By: John Pacenti
Attorneys on the ground dealing with President Barack Obama's executive order deferring the deportation of up to 5 million undocumented immigrant say they are concerned about unscrupulous "notarios," notary publics who prey on people seeking legal status.
While some Republicans accuse the Democratic president of acting like a monarch and Obama challenges a do-nothing Congress to pass meaningful immigration reform, lawyers in the field have other concerns. Besides the potential for notario fraud, the president's plan has gray areas that muddy prospects for individual relief.
Either way, immigration attorneys expect a busy year—already overwhelmed by the influx of unaccompanied juveniles streaming across the Mexican border—to get even busier.
"We are already getting calls for help and lots of questions," said attorney Cheryl Little, executive director of Americans for Immigrant Justice in Miami. "As a nonprofit agency, our resources are already stretched to the limit. We are trying to figure out how to do the best job possible for as many folks as possible who can't afford private attorneys."
Little's biggest fear is the people eligible for deferment will turn to notarios, non-attorneys who offer cut rates but often little real service.
"In a worse-case scenario, a notario can do a shoddy job, submit it and then it will be denied, and then immigration authorities have your contact information," she said.
Ira Kurzban, an immigration attorney with Kurzban Kurzban Weinger Tetzeli and Pratt in Miami, said notarios are not qualified to practice law.
"It is a major concern from many groups," he said. "People tend to go to the lowest cost possible. I always tell clients, 'Would you go to a medicine man instead of medical doctor because he is cheaper?' "
Practitioners say the solution is to spread word of Obama's program fast. Immigration attorneys are already showing up on news shows on English- and Spanish-language television and radio stations.
The American Immigration Lawyers Association of South Florida said Monday that it plans to start public service announcements in conjunction with Catholic Charities Legal Services.
Miami attorney Tammy Fox-Isicoff, a past president of the chapter, said she wants to get the word out for immigrants to get their paperwork in order. The U.S. Citizenship and Immigration Services has said it needs at least three months before people can start applying for protection from deportation under the executive action.
"The devil will be in the details. I don't think it will be as cut and dried as everyone thinks," she said. "We are going to see how this unfolds, who they prioritize."
Obama's executive order defers deportation for undocumented parents and families of children born in the United States if they have no criminal records. Obama also said about 300,000 undocumented immigrants who came to the U.S. illegally as children are eligible.
Undocumented farmworkers are not addressed.
Among those who are not eligible are immigrants convicted of a "significant misdemeanor" or worse. A number of undocumented immigrants have drunken-driving records, which could make them ineligible, Fox-Isicoff said.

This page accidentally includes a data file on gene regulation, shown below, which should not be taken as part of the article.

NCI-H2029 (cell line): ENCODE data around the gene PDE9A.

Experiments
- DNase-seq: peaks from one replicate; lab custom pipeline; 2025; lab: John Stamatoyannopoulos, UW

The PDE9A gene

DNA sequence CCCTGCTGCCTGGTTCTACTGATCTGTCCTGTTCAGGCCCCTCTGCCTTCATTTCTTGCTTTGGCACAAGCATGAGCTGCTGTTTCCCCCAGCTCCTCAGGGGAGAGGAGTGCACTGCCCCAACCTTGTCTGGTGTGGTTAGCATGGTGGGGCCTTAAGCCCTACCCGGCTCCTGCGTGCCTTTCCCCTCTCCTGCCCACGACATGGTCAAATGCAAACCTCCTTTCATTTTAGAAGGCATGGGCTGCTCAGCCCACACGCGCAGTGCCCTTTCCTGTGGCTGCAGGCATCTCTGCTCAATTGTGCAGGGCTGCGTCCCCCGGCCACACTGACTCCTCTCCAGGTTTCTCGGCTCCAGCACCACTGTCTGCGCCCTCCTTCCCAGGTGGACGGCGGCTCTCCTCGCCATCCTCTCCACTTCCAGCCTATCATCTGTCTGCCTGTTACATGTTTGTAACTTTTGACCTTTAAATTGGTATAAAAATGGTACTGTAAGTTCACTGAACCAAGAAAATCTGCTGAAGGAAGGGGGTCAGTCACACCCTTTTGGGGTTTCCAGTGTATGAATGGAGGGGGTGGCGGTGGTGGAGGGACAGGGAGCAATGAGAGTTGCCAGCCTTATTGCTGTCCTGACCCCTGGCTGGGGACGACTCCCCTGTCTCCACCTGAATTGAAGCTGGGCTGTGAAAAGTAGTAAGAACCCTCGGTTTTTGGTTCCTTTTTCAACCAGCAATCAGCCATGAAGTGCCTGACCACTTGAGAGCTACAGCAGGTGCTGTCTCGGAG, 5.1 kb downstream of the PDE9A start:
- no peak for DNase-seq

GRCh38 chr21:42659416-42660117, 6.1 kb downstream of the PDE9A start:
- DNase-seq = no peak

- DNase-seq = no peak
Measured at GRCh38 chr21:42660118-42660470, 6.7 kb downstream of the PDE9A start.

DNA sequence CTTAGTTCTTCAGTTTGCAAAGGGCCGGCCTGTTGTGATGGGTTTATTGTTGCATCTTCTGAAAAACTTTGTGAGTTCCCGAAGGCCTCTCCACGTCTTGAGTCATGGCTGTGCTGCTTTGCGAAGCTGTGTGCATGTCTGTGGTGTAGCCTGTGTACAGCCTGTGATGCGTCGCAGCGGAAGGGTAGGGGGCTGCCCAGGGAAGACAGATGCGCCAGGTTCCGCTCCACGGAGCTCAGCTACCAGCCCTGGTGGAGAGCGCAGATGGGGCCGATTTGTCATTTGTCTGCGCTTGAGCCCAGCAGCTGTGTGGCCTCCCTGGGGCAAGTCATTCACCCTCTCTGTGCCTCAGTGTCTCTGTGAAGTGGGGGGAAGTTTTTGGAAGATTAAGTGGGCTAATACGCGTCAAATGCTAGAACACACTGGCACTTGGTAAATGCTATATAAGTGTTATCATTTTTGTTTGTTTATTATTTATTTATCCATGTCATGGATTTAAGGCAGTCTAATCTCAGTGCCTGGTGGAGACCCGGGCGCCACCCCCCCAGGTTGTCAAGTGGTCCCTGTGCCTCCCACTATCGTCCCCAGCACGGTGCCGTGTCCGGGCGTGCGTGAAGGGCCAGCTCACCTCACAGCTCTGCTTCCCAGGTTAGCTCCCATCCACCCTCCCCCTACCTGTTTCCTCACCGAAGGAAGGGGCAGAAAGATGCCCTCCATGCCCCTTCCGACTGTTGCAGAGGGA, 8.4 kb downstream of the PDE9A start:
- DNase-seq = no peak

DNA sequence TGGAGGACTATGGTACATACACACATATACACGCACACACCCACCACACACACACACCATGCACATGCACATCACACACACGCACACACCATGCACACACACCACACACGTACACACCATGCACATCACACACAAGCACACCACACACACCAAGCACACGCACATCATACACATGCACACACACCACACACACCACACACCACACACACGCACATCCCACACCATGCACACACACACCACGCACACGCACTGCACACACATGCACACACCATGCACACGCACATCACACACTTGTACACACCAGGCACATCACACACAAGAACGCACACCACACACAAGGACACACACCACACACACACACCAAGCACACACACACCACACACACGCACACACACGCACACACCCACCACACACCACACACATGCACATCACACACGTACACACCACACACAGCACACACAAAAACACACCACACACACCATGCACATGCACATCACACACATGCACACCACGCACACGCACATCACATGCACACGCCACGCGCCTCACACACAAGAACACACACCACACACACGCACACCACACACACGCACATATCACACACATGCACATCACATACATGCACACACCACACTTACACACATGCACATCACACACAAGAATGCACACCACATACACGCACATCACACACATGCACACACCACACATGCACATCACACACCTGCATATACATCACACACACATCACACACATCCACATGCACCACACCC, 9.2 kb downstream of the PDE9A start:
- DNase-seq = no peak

Questions involve the status of men who fathered a child out of wedlock or are divorced and not paying child support.
Besides deferred status, Obama's order sent more resources to border security and changed the mission to deporting new arrivals and immigrants with criminal records while leaving those living in the shadows peacefully alone.
Among those not covered are unaccompanied juveniles who fled violence in Central America.
The Tea Party wing of the Republican Party has been extremely critical of the executive order.
"The audacity of this president to think he can completely destroy the rule of law with the stroke of a pen is unfathomable to me," said U.S. Rep. Steve King, R-Iowa. "It is unconstitutional, it is cynical, and it violates the will of the American people."
But South Florida immigration experts reject the criticism.
Kurzban said President George H.W. Bush by executive order deferred deportation of Chinese immigrants following uprisings in China in 1992. And President Ronald Reagan also used executive power to protect immigrant children in 1986. In 1956, President Dwight E. Eisenhower allowed hundreds of foreign-born orphans to come to the U.S. with their adoptive parents.
While Obama's executive order could be derailed by his successor, the political consequences with Hispanics—a growing and influential electorate—could be significant, Fox-Isicoff said.
The greatest relief from streamlining enforcement may be for immigration authorities and courts, which are scheduling cases for 2017.
"We can't even deport the people we have in the system. The courts are so backlogged, they don't have capacity," Fox-Isicoff said.
Attorney Michael Vastine, director of the immigration clinic at St. Thomas University School of Law in Miami Gardens, doubts many immigrants will come forward to tell authorities where they can be found even if it means they can stay and travel legally. By their nature and historically, they tend to be cautious lot, he said.
"There's very good and very bad things about coming out of the shadows," he said. "The carrot aspect is very strong."